Pressure building for revision of work comp rating schedule

By CMTA Staff

Capitol Update, Oct. 14, 2005 Share this on FacebookTweet thisEmail this to a friend

There was an eerie silence around the capitol this year on the issue of workers’ compensation.  While opponents of reform were laying the groundwork to chip away at the provisions of SB 899 (Charles Poochigian, R-Fresno), there was very little legislative action.  It was clear early on that attempts to gut the reforms that have provided rate relief to nearly every employer in California would not pass.  

California Insurance Commissioner John Garamendi reported in August of 2005 that California insurers with policies beginning after July 1st had filed rate reductions averaging 14.6 percent.  This brings the cumulative rate reduction to 26.78 percent since the reforms were enacted.  While there may be a dispute about whether or not these reductions are sufficient in light of the Commissioner’s recommendations for a cumulative rate reduction of 36.5 percent, it is clear that the reforms are taking hold and providing significant savings to employers of all sizes in California.  

The California Applicant’s Attorneys Association (CAAA) is now preparing to try to roll back the reforms.  CAAA members are concerned that the reduction in litigation and permanent disability (PD) levels will drastically reduce the income that attorneys draw from the system.  Because of this, CAAA and Voters Injured at Work (a group heavily supported by CAAA) have waged a public relations campaign aimed at convincing lawmakers that the new PD schedule is depriving injured workers of just compensation for their injuries.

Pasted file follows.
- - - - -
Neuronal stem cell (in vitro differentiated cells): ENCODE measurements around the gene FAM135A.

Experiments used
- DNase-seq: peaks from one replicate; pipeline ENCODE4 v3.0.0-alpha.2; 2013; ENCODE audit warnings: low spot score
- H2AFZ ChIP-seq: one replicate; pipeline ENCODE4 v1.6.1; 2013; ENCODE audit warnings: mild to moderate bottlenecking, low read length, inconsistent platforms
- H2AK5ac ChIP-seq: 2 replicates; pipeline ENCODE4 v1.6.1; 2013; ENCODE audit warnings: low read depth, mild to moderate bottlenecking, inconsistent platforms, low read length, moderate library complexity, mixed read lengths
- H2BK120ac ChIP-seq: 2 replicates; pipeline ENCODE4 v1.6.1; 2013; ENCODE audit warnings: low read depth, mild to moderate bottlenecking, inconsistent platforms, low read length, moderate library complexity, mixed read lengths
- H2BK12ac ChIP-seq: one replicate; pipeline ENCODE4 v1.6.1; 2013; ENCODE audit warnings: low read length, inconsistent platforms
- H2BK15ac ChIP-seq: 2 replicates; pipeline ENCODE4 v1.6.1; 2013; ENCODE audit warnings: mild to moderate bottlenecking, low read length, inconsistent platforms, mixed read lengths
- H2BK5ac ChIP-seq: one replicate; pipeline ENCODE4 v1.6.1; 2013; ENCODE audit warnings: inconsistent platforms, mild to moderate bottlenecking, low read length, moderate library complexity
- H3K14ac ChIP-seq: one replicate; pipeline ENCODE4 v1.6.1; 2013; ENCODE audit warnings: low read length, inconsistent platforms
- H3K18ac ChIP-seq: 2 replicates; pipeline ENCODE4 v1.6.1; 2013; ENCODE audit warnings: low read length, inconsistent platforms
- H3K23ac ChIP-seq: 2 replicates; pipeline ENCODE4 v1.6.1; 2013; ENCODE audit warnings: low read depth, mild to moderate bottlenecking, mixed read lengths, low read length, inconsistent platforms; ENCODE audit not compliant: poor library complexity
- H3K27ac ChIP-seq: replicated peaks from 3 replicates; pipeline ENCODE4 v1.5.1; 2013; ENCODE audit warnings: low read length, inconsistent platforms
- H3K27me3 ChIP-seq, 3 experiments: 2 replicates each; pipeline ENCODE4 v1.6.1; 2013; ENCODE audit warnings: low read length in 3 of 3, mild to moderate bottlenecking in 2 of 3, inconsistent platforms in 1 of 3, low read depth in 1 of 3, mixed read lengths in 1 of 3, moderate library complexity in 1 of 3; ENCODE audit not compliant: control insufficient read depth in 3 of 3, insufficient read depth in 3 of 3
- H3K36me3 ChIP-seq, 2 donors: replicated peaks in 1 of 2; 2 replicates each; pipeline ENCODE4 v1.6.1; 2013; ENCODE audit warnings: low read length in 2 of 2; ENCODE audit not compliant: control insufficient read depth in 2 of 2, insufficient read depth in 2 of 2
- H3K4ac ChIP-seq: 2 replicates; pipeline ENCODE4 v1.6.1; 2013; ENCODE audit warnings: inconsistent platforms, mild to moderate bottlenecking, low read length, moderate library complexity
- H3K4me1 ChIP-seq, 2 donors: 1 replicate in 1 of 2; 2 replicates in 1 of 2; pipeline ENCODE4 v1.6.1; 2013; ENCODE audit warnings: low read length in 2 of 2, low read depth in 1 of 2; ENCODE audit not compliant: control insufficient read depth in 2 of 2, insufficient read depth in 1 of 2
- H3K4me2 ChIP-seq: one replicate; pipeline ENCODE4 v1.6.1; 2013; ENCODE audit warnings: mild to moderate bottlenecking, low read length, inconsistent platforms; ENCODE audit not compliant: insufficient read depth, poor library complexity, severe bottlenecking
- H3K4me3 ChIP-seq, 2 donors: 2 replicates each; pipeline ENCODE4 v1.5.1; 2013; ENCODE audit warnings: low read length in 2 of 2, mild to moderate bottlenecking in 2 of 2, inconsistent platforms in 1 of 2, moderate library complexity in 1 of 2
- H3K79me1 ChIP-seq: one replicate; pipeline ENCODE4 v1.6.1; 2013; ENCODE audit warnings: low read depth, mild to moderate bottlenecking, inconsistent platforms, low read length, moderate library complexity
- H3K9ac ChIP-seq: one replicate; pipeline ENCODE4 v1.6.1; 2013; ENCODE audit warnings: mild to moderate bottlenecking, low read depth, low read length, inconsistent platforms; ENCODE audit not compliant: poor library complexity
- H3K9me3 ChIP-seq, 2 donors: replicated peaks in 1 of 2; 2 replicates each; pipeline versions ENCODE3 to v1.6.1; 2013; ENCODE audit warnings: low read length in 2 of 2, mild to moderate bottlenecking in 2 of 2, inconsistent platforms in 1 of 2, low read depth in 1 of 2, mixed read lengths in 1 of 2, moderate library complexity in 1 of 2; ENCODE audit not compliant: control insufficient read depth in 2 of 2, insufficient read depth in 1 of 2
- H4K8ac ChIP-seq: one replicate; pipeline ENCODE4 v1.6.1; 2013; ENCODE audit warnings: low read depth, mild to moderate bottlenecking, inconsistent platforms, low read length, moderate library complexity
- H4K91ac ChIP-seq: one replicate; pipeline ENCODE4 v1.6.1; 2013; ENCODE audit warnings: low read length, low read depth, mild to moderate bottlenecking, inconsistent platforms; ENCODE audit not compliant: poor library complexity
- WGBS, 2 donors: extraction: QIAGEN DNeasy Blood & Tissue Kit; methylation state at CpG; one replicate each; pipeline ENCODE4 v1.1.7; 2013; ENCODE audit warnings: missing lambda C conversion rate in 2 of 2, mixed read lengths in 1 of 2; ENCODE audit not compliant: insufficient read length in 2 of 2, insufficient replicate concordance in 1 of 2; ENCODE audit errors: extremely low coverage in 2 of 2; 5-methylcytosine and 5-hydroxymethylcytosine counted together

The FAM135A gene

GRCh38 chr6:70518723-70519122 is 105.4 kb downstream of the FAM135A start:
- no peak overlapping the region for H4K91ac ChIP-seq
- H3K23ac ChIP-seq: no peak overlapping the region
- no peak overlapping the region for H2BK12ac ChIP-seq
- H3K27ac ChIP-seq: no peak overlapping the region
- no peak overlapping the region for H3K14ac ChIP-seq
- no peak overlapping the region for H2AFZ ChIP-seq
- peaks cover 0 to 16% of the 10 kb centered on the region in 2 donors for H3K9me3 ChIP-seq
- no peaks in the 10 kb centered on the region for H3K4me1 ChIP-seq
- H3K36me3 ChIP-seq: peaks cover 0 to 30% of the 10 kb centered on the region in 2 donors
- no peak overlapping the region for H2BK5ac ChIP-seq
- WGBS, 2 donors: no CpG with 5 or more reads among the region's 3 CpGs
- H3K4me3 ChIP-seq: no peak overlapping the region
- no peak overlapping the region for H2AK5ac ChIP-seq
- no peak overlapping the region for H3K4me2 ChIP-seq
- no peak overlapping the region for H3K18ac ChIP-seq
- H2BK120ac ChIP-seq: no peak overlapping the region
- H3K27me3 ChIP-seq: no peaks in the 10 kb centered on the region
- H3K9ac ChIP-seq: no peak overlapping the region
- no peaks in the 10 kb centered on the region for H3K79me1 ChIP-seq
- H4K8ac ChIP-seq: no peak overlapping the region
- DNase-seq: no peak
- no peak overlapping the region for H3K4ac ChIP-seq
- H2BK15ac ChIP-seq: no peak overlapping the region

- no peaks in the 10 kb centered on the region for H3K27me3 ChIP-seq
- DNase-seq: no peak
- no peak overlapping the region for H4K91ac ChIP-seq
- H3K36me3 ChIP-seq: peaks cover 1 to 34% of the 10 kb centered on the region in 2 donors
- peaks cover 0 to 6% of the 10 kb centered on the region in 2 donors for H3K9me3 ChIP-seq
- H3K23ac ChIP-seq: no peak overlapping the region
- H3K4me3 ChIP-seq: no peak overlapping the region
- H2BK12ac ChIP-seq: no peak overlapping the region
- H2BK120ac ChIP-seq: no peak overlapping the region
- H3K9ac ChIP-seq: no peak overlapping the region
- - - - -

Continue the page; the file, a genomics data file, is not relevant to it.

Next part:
Adding to the pressure being applied by negatively affected special interest groups is a recent study published by RAND.  The data in the study shows an average decrease in consultative ratings (percentage of disability determined for injured workers) of 41 percent.  In terms of dollars, average awards for PD were $36,770 before SB 899 and $18,110 after it.  This report was prepared at the request of the Commission on Health and Safety and Workers’ Compensation (CHSWC).  CHSWC is currently working on a proposed revision to the PD Rating Schedule as requested by the Senate Democrat Leadership.  For many, the decrease in PD benefits is enough to signify a need for a revision of the PD rating schedule, whether or not such a decrease is warranted in the context of the objective medical findings that characterized the reform.

CMTA is concerned that proponents of change would like to take us back to the days of very costly inconsistent ratings that were based mostly on subjective factors.  This would be an unfortunate result that would surely halt, if not reverse, the cost savings that have been experienced over the past year.
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